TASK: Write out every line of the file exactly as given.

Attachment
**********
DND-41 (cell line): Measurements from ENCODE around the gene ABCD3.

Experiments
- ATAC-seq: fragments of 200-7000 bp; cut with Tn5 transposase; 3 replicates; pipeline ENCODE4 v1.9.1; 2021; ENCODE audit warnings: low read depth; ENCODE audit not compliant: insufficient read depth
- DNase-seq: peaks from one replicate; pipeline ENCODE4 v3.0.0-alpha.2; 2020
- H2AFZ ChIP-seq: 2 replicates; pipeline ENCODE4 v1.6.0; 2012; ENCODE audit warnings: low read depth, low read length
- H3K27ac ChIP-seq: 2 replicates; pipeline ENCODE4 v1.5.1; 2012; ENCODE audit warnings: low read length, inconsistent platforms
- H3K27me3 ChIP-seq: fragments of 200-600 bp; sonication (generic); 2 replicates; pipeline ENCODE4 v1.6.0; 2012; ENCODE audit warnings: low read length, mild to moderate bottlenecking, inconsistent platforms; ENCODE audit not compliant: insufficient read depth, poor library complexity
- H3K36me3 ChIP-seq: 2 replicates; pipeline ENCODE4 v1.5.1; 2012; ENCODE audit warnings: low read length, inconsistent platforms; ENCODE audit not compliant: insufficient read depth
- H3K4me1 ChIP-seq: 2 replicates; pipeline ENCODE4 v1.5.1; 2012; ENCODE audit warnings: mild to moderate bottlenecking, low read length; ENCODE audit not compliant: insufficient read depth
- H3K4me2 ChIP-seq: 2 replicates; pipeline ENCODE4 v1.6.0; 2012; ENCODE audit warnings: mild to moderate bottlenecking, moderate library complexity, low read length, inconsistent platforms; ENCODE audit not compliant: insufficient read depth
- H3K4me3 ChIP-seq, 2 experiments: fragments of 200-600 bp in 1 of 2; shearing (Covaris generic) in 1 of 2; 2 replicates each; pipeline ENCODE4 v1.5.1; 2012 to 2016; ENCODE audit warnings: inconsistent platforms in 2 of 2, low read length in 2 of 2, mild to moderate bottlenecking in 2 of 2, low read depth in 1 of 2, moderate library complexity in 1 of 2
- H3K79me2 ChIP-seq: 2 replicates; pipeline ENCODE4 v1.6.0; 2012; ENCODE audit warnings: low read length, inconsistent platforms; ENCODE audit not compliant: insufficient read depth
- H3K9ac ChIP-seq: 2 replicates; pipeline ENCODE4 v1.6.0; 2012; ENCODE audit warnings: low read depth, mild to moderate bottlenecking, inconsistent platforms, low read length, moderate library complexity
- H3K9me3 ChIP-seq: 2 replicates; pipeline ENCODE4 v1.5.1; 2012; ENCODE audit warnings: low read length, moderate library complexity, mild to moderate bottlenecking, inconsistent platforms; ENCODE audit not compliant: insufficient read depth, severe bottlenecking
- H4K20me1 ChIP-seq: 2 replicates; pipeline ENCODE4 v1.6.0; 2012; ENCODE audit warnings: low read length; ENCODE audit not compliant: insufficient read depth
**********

DND-41 (cell line): Measurements from ENCODE around the gene ABCD3.

Experiments
- ATAC-seq: fragments of 200-7000 bp; cut with Tn5 transposase; 3 replicates; pipeline ENCODE4 v1.9.1; 2021; ENCODE audit warnings: low read depth; ENCODE audit not compliant: insufficient read depth
- DNase-seq: peaks from one replicate; pipeline ENCODE4 v3.0.0-alpha.2; 2020
- H2AFZ ChIP-seq: 2 replicates; pipeline ENCODE4 v1.6.0; 2012; ENCODE audit warnings: low read depth, low read length
- H3K27ac ChIP-seq: 2 replicates; pipeline ENCODE4 v1.5.1; 2012; ENCODE audit warnings: low read length, inconsistent platforms
- H3K27me3 ChIP-seq: fragments of 200-600 bp; sonication (generic); 2 replicates; pipeline ENCODE4 v1.6.0; 2012; ENCODE audit warnings: low read length, mild to moderate bottlenecking, inconsistent platforms; ENCODE audit not compliant: insufficient read depth, poor library complexity
- H3K36me3 ChIP-seq: 2 replicates; pipeline ENCODE4 v1.5.1; 2012; ENCODE audit warnings: low read length, inconsistent platforms; ENCODE audit not compliant: insufficient read depth
- H3K4me1 ChIP-seq: 2 replicates; pipeline ENCODE4 v1.5.1; 2012; ENCODE audit warnings: mild to moderate bottlenecking, low read length; ENCODE audit not compliant: insufficient read depth
- H3K4me2 ChIP-seq: 2 replicates; pipeline ENCODE4 v1.6.0; 2012; ENCODE audit warnings: mild to moderate bottlenecking, moderate library complexity, low read length, inconsistent platforms; ENCODE audit not compliant: insufficient read depth
- H3K4me3 ChIP-seq, 2 experiments: fragments of 200-600 bp in 1 of 2; shearing (Covaris generic) in 1 of 2; 2 replicates each; pipeline ENCODE4 v1.5.1; 2012 to 2016; ENCODE audit warnings: inconsistent platforms in 2 of 2, low read length in 2 of 2, mild to moderate bottlenecking in 2 of 2, low read depth in 1 of 2, moderate library complexity in 1 of 2
- H3K79me2 ChIP-seq: 2 replicates; pipeline ENCODE4 v1.6.0; 2012; ENCODE audit warnings: low read length, inconsistent platforms; ENCODE audit not compliant: insufficient read depth
- H3K9ac ChIP-seq: 2 replicates; pipeline ENCODE4 v1.6.0; 2012; ENCODE audit warnings: low read depth, mild to moderate bottlenecking, inconsistent platforms, low read length, moderate library complexity
- H3K9me3 ChIP-seq: 2 replicates; pipeline ENCODE4 v1.5.1; 2012; ENCODE audit warnings: low read length, moderate library complexity, mild to moderate bottlenecking, inconsistent platforms; ENCODE audit not compliant: insufficient read depth, severe bottlenecking
- H4K20me1 ChIP-seq: 2 replicates; pipeline ENCODE4 v1.6.0; 2012; ENCODE audit warnings: low read length; ENCODE audit not compliant: insufficient read depth